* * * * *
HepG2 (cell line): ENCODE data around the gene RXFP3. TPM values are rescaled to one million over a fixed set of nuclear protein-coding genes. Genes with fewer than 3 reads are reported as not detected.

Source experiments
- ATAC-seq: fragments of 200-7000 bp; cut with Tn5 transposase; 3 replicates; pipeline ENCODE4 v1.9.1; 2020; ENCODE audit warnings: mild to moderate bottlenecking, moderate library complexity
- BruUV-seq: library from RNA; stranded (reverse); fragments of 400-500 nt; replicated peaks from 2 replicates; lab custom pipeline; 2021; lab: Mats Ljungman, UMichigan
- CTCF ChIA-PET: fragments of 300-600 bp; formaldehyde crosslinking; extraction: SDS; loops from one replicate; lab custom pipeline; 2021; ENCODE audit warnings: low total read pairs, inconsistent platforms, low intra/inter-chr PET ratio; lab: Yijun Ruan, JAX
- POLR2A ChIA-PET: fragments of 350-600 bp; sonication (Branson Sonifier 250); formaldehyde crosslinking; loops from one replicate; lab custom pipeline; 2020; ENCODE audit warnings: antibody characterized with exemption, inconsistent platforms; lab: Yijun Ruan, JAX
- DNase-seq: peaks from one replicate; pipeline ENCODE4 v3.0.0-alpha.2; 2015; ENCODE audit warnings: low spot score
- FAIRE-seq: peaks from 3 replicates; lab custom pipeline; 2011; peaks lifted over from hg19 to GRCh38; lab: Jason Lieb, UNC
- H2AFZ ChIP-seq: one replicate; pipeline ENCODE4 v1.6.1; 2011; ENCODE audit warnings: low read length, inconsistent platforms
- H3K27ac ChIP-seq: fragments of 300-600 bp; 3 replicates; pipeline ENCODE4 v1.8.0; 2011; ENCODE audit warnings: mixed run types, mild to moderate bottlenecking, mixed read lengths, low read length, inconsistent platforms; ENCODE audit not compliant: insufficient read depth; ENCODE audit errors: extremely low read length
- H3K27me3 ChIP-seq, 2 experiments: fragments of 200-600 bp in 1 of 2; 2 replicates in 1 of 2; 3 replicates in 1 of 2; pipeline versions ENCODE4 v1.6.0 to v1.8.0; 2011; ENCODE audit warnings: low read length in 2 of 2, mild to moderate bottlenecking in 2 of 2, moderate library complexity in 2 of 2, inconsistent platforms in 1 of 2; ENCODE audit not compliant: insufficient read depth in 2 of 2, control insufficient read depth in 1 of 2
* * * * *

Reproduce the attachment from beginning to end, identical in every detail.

HepG2 (cell line): ENCODE data around the gene RXFP3. TPM values are rescaled to one million over a fixed set of nuclear protein-coding genes. Genes with fewer than 3 reads are reported as not detected.

Source experiments
- ATAC-seq: fragments of 200-7000 bp; cut with Tn5 transposase; 3 replicates; pipeline ENCODE4 v1.9.1; 2020; ENCODE audit warnings: mild to moderate bottlenecking, moderate library complexity
- BruUV-seq: library from RNA; stranded (reverse); fragments of 400-500 nt; replicated peaks from 2 replicates; lab custom pipeline; 2021; lab: Mats Ljungman, UMichigan
- CTCF ChIA-PET: fragments of 300-600 bp; formaldehyde crosslinking; extraction: SDS; loops from one replicate; lab custom pipeline; 2021; ENCODE audit warnings: low total read pairs, inconsistent platforms, low intra/inter-chr PET ratio; lab: Yijun Ruan, JAX
- POLR2A ChIA-PET: fragments of 350-600 bp; sonication (Branson Sonifier 250); formaldehyde crosslinking; loops from one replicate; lab custom pipeline; 2020; ENCODE audit warnings: antibody characterized with exemption, inconsistent platforms; lab: Yijun Ruan, JAX
- DNase-seq: peaks from one replicate; pipeline ENCODE4 v3.0.0-alpha.2; 2015; ENCODE audit warnings: low spot score
- FAIRE-seq: peaks from 3 replicates; lab custom pipeline; 2011; peaks lifted over from hg19 to GRCh38; lab: Jason Lieb, UNC
- H2AFZ ChIP-seq: one replicate; pipeline ENCODE4 v1.6.1; 2011; ENCODE audit warnings: low read length, inconsistent platforms
- H3K27ac ChIP-seq: fragments of 300-600 bp; 3 replicates; pipeline ENCODE4 v1.8.0; 2011; ENCODE audit warnings: mixed run types, mild to moderate bottlenecking, mixed read lengths, low read length, inconsistent platforms; ENCODE audit not compliant: insufficient read depth; ENCODE audit errors: extremely low read length
- H3K27me3 ChIP-seq, 2 experiments: fragments of 200-600 bp in 1 of 2; 2 replicates in 1 of 2; 3 replicates in 1 of 2; pipeline versions ENCODE4 v1.6.0 to v1.8.0; 2011; ENCODE audit warnings: low read length in 2 of 2, mild to moderate bottlenecking in 2 of 2, moderate library complexity in 2 of 2, inconsistent platforms in 1 of 2; ENCODE audit not compliant: insufficient read depth in 2 of 2, control insufficient read depth in 1 of 2